“He had a lot of ideas and, what shall I say, he was happy as long as he was working at something. And when it was finished he gave it up and moved on to other things. First he had a farm and then he changed to another thing; he also built houses here in Klosters. It was difficult for his wife (Vera) because when he had an idea, she went with him and it was through difficult times sometimes.”
When Paul was preparing to move to Canada the first time, he even invited Germaine to join him and Vera. “He wanted to take me with him; I’m glad I never did. I love Klosters and I’m glad I’m here.”
One of the biggest attractions to Canada for Paul was the availability of land and the opportunities that created.
“He always was very pleased with Canada and when he came back he felt restricted. Everything is smaller here and the rules are more difficult. You have to follow the laws here; he didn’t like that very much,” smiled Germaine.
A series of moves back and forth between Canada and Switzerland throughout his life was an indication of his restless spirit but in the end Paul still considered Switzerland home. He spent his final years in Klosters, ski instructing for guests that included celebrities and royalty.
“He had his clientele,” said Germaine coyly. “I had my clientele, too.”
Paul Klaas died in 2003 at the age of 82. Before his death Paul published two autobiographical booklets describing his life’s various endeavours and exploits. As we flipped through copies of the booklets Germaine shared with us, it was clear that Paul had made an impression on his adopted home of Alberta. Personal letters from the likes of Peter Lougheed, which is about as close as you can get to royalty in Wild Rose Country, served to demonstrate the point.
“His ashes were taken up to Silvretta Glacier, just over there,” said Germaine pointing out her window. “I can see it from here.”
High in the Alps that tower over Klosters, the Silvretta Glacier is a three-kilometre mass of snow-covered ice that flows around the mountaintop like a smear of smooth icing before giving way to a collection of jagged, rocky peaks. I’ve got to admit, a chill went up my spine as I turned to look at Silvretta. It had never felt like I was chasing the memory of Paul Klaas before, but looking up at his final resting place, it sure did at that moment. He took his knowledge from Switzerland and put in all into building Westcastle. Klaas’s Swiss knowhow and the limitless possibilities of Canada came together to create the resort. He was half Canadian cowboy and half Swiss ski instructor. The duality of his life and personality were what defined him for me. And here I was looking at the final resting place of the man who straddled two worlds to build the Westcastle ski area, an area many consider to be their favourite place in the world.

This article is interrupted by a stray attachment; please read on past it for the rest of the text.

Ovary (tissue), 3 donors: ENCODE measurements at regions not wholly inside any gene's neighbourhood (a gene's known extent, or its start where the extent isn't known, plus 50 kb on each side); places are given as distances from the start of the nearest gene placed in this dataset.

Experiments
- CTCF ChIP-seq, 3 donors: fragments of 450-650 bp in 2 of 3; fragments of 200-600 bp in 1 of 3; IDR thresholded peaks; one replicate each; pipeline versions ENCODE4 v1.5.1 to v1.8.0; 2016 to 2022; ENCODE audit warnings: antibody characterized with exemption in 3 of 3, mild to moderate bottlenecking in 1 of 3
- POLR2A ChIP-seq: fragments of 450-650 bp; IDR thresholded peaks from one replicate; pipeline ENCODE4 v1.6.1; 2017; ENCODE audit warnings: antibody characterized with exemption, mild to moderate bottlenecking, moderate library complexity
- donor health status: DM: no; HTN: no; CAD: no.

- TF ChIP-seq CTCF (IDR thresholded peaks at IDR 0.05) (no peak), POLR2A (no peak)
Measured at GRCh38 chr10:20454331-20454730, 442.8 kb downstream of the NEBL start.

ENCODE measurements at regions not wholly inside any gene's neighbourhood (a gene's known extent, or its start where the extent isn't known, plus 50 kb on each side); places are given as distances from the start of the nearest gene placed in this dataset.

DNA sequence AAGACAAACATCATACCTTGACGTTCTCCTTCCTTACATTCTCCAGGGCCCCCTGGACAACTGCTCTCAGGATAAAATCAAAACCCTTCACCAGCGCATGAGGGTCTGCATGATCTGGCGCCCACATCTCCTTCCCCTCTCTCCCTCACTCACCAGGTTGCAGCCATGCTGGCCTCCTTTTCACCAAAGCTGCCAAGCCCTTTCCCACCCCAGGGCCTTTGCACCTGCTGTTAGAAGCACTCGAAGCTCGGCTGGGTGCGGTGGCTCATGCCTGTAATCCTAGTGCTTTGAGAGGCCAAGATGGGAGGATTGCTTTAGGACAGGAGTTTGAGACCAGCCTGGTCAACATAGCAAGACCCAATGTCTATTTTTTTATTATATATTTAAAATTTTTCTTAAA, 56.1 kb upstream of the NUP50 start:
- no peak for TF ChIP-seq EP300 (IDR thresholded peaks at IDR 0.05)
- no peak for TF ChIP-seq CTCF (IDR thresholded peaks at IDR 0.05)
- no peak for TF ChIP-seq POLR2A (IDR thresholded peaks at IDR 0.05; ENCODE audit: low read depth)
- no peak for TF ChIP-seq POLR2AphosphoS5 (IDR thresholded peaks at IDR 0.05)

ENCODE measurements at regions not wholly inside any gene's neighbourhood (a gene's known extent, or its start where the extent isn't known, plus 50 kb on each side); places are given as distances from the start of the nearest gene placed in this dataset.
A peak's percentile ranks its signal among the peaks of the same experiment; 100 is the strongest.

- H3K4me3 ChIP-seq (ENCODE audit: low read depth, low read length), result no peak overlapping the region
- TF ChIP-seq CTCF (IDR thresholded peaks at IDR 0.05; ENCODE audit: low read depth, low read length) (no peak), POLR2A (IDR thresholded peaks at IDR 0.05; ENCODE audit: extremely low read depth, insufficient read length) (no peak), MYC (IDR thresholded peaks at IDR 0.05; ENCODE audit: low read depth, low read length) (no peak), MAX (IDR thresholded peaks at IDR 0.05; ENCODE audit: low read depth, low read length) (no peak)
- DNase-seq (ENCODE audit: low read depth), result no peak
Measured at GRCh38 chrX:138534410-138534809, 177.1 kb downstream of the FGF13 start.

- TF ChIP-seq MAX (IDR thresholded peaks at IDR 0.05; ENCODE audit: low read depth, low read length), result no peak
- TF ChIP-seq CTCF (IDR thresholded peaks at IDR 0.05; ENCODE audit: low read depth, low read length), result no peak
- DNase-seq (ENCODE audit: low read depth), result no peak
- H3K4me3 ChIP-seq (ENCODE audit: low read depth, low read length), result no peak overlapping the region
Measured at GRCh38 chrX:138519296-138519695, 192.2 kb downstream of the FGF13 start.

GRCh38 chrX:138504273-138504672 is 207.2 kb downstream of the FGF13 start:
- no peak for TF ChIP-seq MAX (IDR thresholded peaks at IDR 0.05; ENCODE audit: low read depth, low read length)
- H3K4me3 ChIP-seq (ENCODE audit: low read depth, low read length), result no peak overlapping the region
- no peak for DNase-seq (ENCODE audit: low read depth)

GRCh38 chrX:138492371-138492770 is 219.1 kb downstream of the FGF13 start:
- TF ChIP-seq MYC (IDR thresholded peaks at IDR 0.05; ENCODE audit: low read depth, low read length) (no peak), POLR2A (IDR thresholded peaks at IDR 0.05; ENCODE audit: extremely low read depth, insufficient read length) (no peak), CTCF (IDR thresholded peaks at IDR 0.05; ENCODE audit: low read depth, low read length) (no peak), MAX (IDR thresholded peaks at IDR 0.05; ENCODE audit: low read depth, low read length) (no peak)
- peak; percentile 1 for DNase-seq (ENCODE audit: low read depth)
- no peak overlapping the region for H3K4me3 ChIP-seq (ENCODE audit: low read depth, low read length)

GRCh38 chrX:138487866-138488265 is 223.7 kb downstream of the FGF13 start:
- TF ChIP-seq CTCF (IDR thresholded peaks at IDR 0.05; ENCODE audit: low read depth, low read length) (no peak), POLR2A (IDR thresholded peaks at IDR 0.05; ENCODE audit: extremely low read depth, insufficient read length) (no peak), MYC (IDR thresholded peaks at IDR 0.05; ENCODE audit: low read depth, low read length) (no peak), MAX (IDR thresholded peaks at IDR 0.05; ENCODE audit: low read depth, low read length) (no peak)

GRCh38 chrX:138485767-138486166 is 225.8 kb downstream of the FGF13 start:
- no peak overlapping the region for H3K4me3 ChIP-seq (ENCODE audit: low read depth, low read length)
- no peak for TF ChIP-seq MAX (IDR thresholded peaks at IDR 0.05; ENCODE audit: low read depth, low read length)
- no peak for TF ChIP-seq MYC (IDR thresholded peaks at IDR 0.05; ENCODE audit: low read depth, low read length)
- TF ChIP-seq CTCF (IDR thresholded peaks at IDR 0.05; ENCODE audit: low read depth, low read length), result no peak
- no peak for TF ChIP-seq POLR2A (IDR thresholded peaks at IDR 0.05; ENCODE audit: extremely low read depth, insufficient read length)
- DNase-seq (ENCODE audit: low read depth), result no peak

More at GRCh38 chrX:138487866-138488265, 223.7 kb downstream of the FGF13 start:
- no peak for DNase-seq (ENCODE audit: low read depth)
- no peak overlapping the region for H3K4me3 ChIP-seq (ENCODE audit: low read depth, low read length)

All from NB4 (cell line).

With Germaine and other members of the Klaas clan still living in Klosters, the family’s roots continue to run deep in the area. For Paul’s ashes to be interred on a glacier couldn’t have been more appropriate or fitting. As we entered the airport to leave the next day, we saw our first Swiss snowflakes falling from the sky. Otherwise our entire trip had been sunny and clear almost without exception. Our time in Switzerland was over but the eternal Swiss winter goes on. At least it will always seem that way to me.
Steven Kenworthy is a Spring Lake, Alberta-based writer who has been a ski columnist for the Lethbridge Herald and written numerous skiing articles for publications in Canada and Japan.
Pre-sales of Kenworthy’s book “A History of Westcastle to Castle Mountain Resort – 1965 to 2007” are now available by contacting Castle Mountain Resort or Alpenland in Lethbridge.